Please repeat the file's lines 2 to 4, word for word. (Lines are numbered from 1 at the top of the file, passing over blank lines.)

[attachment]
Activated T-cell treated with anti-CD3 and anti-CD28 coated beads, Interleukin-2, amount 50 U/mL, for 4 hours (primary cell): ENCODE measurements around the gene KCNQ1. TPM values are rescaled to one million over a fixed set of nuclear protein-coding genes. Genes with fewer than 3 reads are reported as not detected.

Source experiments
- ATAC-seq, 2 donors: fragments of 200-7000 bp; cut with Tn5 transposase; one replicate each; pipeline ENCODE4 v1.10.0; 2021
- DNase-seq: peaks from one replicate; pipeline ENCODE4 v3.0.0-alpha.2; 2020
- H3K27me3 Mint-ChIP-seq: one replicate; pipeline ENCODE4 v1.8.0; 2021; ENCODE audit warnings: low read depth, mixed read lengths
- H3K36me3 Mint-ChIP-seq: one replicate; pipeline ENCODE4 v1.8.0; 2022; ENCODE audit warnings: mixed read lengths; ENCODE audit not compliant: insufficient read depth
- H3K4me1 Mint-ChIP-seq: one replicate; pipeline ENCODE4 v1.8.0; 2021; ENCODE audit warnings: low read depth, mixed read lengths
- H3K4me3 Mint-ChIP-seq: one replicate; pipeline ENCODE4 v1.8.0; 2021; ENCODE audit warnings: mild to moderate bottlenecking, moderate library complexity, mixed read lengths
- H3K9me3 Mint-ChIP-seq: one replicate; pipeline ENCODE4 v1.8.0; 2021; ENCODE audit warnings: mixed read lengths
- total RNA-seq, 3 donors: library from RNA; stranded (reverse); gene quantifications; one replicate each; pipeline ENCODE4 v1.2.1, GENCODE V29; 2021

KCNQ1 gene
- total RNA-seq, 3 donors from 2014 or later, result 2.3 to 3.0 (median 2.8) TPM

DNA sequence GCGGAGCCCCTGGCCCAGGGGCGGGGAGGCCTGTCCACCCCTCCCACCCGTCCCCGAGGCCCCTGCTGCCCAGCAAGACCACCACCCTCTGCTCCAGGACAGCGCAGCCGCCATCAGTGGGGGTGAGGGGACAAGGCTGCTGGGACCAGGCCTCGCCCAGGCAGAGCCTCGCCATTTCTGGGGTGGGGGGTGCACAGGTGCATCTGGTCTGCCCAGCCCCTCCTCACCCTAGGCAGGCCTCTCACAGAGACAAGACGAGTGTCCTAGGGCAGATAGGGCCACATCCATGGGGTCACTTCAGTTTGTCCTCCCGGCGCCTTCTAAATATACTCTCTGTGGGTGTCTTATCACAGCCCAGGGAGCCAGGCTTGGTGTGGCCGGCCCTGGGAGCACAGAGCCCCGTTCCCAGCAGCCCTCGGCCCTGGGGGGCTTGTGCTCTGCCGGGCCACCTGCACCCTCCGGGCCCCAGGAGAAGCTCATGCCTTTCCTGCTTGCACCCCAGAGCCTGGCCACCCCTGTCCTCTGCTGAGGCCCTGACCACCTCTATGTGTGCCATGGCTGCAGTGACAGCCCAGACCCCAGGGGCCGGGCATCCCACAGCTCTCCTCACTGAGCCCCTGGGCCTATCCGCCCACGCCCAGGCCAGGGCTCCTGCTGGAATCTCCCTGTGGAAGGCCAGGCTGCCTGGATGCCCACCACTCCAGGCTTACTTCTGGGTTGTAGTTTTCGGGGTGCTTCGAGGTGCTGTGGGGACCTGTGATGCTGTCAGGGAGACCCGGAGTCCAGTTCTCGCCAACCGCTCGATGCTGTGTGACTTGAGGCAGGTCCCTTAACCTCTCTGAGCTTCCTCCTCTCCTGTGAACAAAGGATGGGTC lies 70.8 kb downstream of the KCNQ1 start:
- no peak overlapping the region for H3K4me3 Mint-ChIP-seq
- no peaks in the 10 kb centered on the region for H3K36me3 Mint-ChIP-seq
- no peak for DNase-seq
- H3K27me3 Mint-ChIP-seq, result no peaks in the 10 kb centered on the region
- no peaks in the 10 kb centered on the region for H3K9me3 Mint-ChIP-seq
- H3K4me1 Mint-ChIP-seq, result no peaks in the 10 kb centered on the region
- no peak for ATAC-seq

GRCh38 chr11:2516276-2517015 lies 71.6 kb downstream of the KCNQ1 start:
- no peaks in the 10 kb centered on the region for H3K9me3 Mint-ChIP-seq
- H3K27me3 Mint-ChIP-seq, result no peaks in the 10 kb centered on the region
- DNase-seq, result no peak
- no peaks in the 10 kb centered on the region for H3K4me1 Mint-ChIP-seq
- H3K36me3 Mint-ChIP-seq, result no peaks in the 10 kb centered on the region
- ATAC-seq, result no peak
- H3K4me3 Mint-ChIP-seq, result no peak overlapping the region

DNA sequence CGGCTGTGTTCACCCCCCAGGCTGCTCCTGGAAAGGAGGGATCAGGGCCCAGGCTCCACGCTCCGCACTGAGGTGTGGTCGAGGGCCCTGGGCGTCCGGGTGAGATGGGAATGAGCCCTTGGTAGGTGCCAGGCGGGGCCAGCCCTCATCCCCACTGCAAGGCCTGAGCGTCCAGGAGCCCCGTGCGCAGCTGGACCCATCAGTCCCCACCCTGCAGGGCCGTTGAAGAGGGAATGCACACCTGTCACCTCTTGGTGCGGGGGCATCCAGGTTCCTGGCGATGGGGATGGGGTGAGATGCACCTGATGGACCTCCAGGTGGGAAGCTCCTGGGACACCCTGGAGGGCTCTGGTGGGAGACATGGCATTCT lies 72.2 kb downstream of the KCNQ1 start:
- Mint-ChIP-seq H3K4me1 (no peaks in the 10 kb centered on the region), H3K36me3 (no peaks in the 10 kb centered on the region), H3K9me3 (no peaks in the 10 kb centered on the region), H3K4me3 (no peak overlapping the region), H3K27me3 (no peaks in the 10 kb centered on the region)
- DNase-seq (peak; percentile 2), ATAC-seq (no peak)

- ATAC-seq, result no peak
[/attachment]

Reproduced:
Source experiments
- ATAC-seq, 2 donors: fragments of 200-7000 bp; cut with Tn5 transposase; one replicate each; pipeline ENCODE4 v1.10.0; 2021
- DNase-seq: peaks from one replicate; pipeline ENCODE4 v3.0.0-alpha.2; 2020